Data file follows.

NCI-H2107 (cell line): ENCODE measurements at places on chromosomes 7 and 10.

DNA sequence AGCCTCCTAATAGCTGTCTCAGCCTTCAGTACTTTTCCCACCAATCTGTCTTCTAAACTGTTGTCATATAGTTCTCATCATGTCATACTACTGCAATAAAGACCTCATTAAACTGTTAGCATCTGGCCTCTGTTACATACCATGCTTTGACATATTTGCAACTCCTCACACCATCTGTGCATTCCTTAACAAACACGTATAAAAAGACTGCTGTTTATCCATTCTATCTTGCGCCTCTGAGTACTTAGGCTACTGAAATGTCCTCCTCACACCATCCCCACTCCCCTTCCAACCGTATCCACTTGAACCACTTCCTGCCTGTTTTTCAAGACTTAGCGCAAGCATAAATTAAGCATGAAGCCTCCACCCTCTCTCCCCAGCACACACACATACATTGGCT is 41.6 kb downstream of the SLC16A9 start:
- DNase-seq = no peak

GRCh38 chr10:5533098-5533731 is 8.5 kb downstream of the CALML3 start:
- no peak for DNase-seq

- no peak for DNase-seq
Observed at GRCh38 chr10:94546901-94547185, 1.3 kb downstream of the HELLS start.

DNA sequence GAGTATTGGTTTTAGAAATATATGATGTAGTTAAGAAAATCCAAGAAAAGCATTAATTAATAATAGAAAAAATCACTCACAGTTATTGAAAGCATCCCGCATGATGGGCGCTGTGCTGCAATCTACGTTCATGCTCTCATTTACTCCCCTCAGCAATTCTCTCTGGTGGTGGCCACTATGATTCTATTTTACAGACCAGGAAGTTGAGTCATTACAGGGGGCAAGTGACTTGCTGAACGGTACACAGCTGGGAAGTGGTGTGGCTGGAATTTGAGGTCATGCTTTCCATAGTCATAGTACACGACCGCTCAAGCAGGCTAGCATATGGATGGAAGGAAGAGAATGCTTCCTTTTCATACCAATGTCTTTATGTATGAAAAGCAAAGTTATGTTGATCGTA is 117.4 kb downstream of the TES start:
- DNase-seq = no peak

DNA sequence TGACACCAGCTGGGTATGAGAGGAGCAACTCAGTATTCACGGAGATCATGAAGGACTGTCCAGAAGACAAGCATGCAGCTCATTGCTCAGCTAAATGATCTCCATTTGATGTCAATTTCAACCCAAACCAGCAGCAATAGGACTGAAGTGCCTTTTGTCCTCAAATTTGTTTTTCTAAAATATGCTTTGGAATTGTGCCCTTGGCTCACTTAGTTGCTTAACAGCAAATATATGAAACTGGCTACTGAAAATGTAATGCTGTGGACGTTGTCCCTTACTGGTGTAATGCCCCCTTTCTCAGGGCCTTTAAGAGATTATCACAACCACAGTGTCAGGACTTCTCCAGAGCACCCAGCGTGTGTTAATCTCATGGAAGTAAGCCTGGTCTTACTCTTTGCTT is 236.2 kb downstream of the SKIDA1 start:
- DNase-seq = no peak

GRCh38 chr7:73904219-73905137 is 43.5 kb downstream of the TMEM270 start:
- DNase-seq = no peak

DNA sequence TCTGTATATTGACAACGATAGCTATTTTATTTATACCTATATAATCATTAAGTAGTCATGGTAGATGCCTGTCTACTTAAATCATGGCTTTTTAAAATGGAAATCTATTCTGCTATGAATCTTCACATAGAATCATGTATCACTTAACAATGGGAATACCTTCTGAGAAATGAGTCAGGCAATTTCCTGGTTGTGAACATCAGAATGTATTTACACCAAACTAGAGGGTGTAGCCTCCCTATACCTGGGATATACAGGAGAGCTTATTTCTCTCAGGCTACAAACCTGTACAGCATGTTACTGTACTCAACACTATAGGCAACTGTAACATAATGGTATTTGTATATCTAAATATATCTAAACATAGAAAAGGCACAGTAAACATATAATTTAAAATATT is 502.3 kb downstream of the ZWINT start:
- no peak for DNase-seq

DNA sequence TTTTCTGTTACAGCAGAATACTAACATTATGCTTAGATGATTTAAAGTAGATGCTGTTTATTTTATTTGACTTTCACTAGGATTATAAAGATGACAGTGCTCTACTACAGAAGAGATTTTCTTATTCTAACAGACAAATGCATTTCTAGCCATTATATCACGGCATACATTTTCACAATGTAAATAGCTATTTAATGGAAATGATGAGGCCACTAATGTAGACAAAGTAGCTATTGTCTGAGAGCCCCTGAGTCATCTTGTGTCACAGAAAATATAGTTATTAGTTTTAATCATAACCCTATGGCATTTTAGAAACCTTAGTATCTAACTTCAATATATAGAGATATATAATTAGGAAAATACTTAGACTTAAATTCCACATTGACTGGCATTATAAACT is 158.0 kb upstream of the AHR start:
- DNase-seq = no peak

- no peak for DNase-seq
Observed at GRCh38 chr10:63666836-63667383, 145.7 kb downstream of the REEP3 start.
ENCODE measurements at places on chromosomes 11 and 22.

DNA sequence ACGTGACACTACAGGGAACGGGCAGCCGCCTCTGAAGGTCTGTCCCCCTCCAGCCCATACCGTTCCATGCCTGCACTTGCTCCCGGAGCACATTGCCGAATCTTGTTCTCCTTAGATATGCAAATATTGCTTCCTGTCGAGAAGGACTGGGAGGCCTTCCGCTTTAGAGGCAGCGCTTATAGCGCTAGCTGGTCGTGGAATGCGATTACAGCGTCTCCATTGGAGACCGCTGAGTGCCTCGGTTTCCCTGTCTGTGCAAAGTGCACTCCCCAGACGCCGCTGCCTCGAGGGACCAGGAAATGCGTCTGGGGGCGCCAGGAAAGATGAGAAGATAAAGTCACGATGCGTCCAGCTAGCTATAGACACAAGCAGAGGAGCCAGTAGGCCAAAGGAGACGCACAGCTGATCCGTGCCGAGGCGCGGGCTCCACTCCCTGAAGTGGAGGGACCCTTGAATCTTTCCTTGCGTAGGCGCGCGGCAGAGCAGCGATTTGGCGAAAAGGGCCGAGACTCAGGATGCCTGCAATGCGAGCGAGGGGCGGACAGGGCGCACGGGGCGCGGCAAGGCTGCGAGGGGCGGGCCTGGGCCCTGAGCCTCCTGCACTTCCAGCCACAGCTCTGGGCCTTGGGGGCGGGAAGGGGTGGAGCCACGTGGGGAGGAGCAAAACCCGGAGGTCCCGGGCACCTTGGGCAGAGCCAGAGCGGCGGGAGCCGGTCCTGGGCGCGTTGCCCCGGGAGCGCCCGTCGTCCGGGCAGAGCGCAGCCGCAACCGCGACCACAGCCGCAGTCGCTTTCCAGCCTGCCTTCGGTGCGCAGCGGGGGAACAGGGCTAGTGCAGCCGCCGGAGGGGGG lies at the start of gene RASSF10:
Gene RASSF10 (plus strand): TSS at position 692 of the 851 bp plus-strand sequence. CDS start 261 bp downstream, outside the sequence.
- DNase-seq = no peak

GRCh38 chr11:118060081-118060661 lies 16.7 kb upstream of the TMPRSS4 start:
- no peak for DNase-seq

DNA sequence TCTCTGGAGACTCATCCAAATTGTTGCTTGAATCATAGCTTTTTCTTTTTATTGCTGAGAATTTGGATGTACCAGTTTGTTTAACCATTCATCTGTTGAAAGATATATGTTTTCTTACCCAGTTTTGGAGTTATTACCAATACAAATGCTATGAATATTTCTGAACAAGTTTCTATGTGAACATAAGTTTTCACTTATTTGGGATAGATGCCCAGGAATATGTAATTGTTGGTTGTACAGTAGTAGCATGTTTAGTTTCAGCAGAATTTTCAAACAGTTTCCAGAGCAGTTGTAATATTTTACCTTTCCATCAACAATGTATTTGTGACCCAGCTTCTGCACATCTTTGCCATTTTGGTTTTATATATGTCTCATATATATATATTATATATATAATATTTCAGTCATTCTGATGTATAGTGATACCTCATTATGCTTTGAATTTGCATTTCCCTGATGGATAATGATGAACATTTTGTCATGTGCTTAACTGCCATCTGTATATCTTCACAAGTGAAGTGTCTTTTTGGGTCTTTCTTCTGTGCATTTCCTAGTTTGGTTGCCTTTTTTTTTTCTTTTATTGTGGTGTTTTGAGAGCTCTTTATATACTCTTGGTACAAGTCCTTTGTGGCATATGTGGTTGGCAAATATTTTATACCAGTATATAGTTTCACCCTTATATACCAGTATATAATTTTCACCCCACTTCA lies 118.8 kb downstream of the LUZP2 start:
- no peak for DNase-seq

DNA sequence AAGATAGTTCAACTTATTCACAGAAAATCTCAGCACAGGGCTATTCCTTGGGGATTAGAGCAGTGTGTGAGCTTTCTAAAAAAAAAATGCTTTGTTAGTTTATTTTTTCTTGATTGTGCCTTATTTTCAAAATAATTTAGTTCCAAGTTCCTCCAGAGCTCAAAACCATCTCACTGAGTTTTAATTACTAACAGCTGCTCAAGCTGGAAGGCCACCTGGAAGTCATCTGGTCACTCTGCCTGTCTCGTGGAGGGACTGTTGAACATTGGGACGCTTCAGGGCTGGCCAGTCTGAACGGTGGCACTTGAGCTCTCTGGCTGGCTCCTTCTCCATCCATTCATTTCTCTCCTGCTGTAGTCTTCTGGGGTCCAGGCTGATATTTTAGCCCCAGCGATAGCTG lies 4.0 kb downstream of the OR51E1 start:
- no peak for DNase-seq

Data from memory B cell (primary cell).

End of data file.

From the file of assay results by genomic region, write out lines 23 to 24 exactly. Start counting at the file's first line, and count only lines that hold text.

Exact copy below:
- DNase-seq = no peak

GRCh38 chr11:118060081-118060661 lies 16.7 kb upstream of the TMPRSS4 start: